Through thick and thin, there has always been one group of dedicated Americans whose support for President George W. Bush has been unwavering: The wealthy.
Tough questions face us in Iraq and it's time to confront them directly.
One reason why the South remained solidly Democratic during the mid-20th century was the enduring gratitude to President Franklin D. Roosevelt, who brought electricity to the poor, rural parts of the region. According to one historical account, “Althou
I found myself in an unusual place around 5 p.m. on a recent weekday: On Cantrell Road, west of Mississippi Street, driving toward downtown. Normally I would be headed in the opposite direction, sitting in the slow-moving traffic and unaware of how f
The formal coalitions in the Arkansas Senate — the “Brotherhood” versus the “Otherhood” — are well-documented. More interesting, however, are some accidental alliances in the state House of Representatives that cut across partisan and ideological div
Will merit pay for public school teachers lead to better academic performance by students? I don’t know. So far the results are inconclusive.
Arkansas has all of the elements in place for an exciting year of presidential politics.
The most frustrating thing about rising fuel prices is that we are powerless to do anything about them, at least in the short term. We know potential solutions exist, but they always seem to be blocked by those who have an interest in keeping us dependent
In the days leading up to the opening of the new legislative session this week, the big debate was about tax cuts.
The real hope for Arkansas lies in self-sufficiency, which is derived from conservation, fresh thinking and making the most of what you have.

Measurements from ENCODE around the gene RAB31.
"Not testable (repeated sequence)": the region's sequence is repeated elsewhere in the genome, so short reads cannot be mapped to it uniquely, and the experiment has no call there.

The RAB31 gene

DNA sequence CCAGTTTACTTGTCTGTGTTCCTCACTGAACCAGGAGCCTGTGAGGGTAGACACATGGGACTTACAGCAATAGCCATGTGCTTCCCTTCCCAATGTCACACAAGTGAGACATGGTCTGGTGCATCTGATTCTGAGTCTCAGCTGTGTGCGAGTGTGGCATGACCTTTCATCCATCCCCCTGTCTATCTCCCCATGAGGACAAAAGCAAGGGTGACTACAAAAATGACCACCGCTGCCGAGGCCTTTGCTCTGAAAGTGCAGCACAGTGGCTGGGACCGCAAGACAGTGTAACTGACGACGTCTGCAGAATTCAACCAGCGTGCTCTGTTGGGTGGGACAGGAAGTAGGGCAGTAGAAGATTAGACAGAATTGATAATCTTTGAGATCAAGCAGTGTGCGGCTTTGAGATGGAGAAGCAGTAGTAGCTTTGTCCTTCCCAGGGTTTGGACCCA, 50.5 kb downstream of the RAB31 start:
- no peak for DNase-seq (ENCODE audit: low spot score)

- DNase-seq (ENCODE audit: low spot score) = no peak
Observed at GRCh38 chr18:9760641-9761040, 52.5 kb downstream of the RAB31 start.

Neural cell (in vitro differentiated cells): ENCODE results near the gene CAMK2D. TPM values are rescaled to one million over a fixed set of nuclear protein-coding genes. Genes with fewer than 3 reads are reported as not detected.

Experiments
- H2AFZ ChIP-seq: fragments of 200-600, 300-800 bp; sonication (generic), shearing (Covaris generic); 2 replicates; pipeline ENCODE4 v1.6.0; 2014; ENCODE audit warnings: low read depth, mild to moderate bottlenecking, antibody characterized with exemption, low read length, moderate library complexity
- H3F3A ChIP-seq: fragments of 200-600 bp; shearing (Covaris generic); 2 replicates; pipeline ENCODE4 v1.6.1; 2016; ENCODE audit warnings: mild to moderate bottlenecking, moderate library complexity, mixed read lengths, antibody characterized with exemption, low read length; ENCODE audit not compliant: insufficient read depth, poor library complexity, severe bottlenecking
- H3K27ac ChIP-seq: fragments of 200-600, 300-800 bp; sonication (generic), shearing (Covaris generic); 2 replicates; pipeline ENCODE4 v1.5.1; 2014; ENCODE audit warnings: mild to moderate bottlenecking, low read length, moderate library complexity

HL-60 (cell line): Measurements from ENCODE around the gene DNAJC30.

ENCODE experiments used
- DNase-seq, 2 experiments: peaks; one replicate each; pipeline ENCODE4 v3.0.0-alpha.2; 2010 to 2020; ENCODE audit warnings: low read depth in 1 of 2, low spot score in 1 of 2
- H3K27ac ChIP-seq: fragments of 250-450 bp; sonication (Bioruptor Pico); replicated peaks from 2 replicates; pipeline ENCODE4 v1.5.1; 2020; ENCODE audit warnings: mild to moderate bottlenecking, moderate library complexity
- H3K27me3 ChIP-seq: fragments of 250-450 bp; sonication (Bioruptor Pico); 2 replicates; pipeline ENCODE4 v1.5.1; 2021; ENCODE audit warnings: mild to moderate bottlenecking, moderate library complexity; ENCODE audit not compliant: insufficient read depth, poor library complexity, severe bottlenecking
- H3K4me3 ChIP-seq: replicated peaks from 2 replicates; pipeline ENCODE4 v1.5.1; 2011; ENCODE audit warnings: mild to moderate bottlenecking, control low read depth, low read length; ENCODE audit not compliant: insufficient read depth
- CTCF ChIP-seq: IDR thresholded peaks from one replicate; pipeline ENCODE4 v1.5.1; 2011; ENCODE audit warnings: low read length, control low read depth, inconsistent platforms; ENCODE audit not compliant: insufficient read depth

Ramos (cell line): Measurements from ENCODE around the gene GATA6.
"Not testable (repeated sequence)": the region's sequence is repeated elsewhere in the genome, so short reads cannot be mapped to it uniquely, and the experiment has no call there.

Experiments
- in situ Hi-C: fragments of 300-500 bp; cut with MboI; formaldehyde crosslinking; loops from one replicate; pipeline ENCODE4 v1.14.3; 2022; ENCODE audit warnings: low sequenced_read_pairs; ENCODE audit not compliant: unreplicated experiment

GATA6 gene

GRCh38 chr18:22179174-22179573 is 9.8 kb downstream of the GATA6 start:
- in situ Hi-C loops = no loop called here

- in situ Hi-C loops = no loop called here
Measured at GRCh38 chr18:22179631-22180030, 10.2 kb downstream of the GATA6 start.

With a Democratic governor taking office next month after more than 10 years of a Republican administration, you would think lots of things would change. You would be wrong.
People who are responsible for the Iraq war deserve blame and punishment for their actions.
Mass marketing techniques are finding their way into the hands of political strategists, who are applying them to voter identification and outreach. While that sounds logical and inevitable, it has consequences that already are altering our democracy in f
Almost a month has passed since Election Day, and I’m still troubled by what happened in Waldenburg. Randy Wooten was in a three-way race for mayor of the small Poinsett County town. Both of his opponents each received 18 votes, but he received none.
Starting in January, John Boozman will be the new top dog in the Arkansas Republican Party. Like the king of a desert island, the mild-mannered congressman from Northwest Arkansas inherits his new status mainly by surviving. But as the only Republican
Even before this year’s elections were decided, speculation about the 2008 presidential sweepstakes was well underway. Forget about the impending Democratic takeover of both houses of Congress. The Oct. 23 edition of Time magazine ran a cover story tit
It’s neither popular nor gratifying to point out that the Green Party and independent candidates underperformed in the 2006 Arkansas elections, but it’s impossible to ignore.
Arkansas Republicans made their last stand against Mike Beebe in the form of three television ads broadcast during the final two weeks of the gubernatorial campaign.
Barron’s, the weekly Wall Street newspaper, is bucking conventional wisdom by predicting that the Republicans will retain control of the U.S. House and Senate.
Only a year ago, conservative columnist (and Arkansas native) Wesley Pruden wrote about Louisiana Democrats who were “barely hanging on to their fragile control of state offices,” and added, “Louisiana and Arkansas are the last Southern states nurturing l